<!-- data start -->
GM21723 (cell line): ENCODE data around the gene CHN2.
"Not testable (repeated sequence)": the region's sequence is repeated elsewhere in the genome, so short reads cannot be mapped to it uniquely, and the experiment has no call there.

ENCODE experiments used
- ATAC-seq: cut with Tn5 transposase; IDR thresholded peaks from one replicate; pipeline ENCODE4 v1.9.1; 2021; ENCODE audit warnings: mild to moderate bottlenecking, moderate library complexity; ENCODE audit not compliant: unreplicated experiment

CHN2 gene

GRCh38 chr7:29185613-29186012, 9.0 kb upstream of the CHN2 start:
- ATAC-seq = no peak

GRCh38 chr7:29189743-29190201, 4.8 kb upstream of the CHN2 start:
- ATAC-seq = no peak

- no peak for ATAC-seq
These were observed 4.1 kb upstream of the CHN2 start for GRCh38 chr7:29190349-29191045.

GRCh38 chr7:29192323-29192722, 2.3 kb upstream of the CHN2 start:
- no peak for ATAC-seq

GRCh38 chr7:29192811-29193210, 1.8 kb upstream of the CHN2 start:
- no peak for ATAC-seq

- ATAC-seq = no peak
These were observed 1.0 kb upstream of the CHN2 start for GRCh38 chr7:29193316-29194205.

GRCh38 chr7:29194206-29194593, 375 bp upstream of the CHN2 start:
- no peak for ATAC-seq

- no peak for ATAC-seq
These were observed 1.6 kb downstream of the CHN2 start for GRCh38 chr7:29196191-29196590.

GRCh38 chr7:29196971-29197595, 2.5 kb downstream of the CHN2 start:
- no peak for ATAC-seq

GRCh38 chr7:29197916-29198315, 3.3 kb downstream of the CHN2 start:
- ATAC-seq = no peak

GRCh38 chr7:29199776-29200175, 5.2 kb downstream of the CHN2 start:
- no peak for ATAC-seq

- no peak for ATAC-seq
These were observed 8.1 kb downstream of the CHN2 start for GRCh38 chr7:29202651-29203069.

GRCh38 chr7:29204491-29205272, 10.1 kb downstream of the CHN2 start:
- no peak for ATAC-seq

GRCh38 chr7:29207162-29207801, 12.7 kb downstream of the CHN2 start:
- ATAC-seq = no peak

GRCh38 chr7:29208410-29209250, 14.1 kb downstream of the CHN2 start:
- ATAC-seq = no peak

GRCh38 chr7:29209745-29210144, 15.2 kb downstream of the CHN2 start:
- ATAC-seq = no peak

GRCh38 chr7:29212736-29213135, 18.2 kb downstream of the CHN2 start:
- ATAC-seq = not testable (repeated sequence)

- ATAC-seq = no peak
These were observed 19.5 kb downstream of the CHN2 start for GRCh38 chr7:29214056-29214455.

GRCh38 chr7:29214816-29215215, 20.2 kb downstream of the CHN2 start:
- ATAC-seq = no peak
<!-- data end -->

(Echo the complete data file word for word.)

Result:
GM21723 (cell line): ENCODE data around the gene CHN2.
"Not testable (repeated sequence)": the region's sequence is repeated elsewhere in the genome, so short reads cannot be mapped to it uniquely, and the experiment has no call there.

ENCODE experiments used
- ATAC-seq: cut with Tn5 transposase; IDR thresholded peaks from one replicate; pipeline ENCODE4 v1.9.1; 2021; ENCODE audit warnings: mild to moderate bottlenecking, moderate library complexity; ENCODE audit not compliant: unreplicated experiment

CHN2 gene

GRCh38 chr7:29185613-29186012, 9.0 kb upstream of the CHN2 start:
- ATAC-seq = no peak

GRCh38 chr7:29189743-29190201, 4.8 kb upstream of the CHN2 start:
- ATAC-seq = no peak

- no peak for ATAC-seq
These were observed 4.1 kb upstream of the CHN2 start for GRCh38 chr7:29190349-29191045.

GRCh38 chr7:29192323-29192722, 2.3 kb upstream of the CHN2 start:
- no peak for ATAC-seq

GRCh38 chr7:29192811-29193210, 1.8 kb upstream of the CHN2 start:
- no peak for ATAC-seq

- ATAC-seq = no peak
These were observed 1.0 kb upstream of the CHN2 start for GRCh38 chr7:29193316-29194205.

GRCh38 chr7:29194206-29194593, 375 bp upstream of the CHN2 start:
- no peak for ATAC-seq

- no peak for ATAC-seq
These were observed 1.6 kb downstream of the CHN2 start for GRCh38 chr7:29196191-29196590.

GRCh38 chr7:29196971-29197595, 2.5 kb downstream of the CHN2 start:
- no peak for ATAC-seq

GRCh38 chr7:29197916-29198315, 3.3 kb downstream of the CHN2 start:
- ATAC-seq = no peak

GRCh38 chr7:29199776-29200175, 5.2 kb downstream of the CHN2 start:
- no peak for ATAC-seq

- no peak for ATAC-seq
These were observed 8.1 kb downstream of the CHN2 start for GRCh38 chr7:29202651-29203069.

GRCh38 chr7:29204491-29205272, 10.1 kb downstream of the CHN2 start:
- no peak for ATAC-seq

GRCh38 chr7:29207162-29207801, 12.7 kb downstream of the CHN2 start:
- ATAC-seq = no peak

GRCh38 chr7:29208410-29209250, 14.1 kb downstream of the CHN2 start:
- ATAC-seq = no peak

GRCh38 chr7:29209745-29210144, 15.2 kb downstream of the CHN2 start:
- ATAC-seq = no peak

GRCh38 chr7:29212736-29213135, 18.2 kb downstream of the CHN2 start:
- ATAC-seq = not testable (repeated sequence)

- ATAC-seq = no peak
These were observed 19.5 kb downstream of the CHN2 start for GRCh38 chr7:29214056-29214455.

GRCh38 chr7:29214816-29215215, 20.2 kb downstream of the CHN2 start:
- ATAC-seq = no peak